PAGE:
Measure out half a cup of the crust mixture and set it aside.  Divide the remaining mixture between the pie plates you're using.  (I used four larger sized ramekins for individual pies, plus one nine-inch glass pie plate.)  Press the crust mixture firmly into the bottom and up the sides of each dish, using your fingers to create a nice scalloped edge along the top.

Take the half a cup of crust mixture that you reserved earlier and roll it out between two sheets of parchment paper using a rolling pin.  Cut out holiday shapes (I used a snowflake) with cookie cutters.  Place these "cookies" on a parchment paper lined baking sheet.

Place the prepared crusts and the "cookies" in your preheated oven and bake for 15 minutes, until they are all golden brown.  Keep an eye on the "cookies", as they may brown more quickly and may need to be removed from the oven a little sooner.

Allow the crusts to cool while you prepare the meat mixture.

For the meat mixture:

1 1/2 lbs of ground beef
1 1/2 lbs of ground pork
enough water to cover the meat in the pot
1 small onion, minced (optional -- I left it out because I would rather not listen to my children complaining at the Christmas Eve dinner table!)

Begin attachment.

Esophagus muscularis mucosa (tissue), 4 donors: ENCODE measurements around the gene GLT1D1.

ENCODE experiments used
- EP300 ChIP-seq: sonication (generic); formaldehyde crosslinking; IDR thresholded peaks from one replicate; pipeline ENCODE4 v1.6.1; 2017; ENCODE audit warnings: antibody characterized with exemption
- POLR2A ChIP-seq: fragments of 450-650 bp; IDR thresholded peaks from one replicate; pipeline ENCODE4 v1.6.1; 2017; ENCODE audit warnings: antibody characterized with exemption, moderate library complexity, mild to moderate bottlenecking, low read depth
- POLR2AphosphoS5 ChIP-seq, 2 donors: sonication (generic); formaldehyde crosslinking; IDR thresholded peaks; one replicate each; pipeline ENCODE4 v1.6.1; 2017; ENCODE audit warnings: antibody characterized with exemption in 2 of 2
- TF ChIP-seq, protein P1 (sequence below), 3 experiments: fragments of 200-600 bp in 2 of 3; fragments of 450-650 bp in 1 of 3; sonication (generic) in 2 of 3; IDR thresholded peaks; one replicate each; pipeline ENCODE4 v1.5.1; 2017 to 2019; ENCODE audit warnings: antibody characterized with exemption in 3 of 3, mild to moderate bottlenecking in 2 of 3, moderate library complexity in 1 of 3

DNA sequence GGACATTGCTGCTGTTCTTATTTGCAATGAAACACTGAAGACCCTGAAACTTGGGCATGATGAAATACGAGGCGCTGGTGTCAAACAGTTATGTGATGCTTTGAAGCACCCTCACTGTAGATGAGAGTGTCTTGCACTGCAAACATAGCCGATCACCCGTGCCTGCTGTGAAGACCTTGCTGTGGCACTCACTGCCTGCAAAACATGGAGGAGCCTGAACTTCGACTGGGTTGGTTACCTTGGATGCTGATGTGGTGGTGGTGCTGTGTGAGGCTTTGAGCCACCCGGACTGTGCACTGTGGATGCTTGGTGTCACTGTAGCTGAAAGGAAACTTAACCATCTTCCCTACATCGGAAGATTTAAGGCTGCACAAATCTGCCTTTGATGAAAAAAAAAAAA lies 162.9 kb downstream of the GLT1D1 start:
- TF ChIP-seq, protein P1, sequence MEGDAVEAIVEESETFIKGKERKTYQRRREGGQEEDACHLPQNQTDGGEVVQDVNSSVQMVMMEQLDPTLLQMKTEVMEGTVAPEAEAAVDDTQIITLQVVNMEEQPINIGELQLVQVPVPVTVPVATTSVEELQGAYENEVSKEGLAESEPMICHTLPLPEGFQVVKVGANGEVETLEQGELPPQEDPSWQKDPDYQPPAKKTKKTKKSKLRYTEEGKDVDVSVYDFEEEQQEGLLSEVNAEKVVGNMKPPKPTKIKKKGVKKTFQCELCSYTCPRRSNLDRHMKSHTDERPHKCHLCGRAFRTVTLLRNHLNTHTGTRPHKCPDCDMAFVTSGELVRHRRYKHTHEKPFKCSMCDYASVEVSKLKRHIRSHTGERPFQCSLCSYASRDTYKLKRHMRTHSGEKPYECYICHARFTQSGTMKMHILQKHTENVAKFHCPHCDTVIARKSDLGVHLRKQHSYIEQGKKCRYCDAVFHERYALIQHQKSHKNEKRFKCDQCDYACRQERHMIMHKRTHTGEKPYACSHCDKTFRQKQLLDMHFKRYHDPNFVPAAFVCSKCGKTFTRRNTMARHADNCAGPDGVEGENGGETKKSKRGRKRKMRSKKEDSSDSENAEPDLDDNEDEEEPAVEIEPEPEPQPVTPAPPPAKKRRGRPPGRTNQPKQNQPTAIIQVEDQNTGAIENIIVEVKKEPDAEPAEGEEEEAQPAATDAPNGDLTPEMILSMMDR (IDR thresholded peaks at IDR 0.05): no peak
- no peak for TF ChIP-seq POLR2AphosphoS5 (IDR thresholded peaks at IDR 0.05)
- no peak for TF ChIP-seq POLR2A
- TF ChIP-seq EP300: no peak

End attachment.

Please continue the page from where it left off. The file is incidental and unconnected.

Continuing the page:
1 large carrot, finely grated
1 bay leaf
2 cloves of garlic
1/2 tsp allspice
1 tsp dried basil
1/4 tsp ground sage
sea salt and pepper, to taste

1/4 tsp allspice
2 tbsp arrowroot flour

Combine all of these ingredients (except for the 1/4 tsp of allspice and the arrowroot powder) in a large pot over medium high heat, using a spoon to break up the meat a little.  Bring the mixture to a boil, then reduce the heat to low medium and continue to simmer until the meat is cooked, stirring often.

Once the meat mixture is cooked, remove it from the heat and discard the bay leaf.  Skim most of the fat off of the top of the mixture and discard it.  Sprinkle in the additional 1/4 teaspoon of allspice and the 2 tablespoons of arrowroot flour, stirring constantly.  (I added one tablespoon of arrowroot flour at a time and stirred it well to see how much it thickened the mixture.  You want it to be somewhat thickened, but still juicy.)  Let the meat mixture cool.  (It will continue to thicken a little as it does.)

Spoon the cooled meat mixture into the pre-baked pie crusts.  Place them in a 400 F oven and bake for 30 minutes.  Remove the pies from the oven and let them cool.  Once they have cooled slightly, place the little "cookies" you made on the tops of the pies to give them a festive flair.  :)

I am so excited that these meat pies turned out so well -- I can't wait to share this Christmas Eve tradition with my little family this coming week!  We will enjoy ours with some potatoes, carrots, and parsnips roasted with a little olive oil, garlic, rosemary, and citrus zest, plus this pretty holiday salad featuring baby spinach, clementines, pecans, and pomegranate.  I love that this Christmas Eve meal will remind me fondly of loved ones who live far away, even when we can't be together.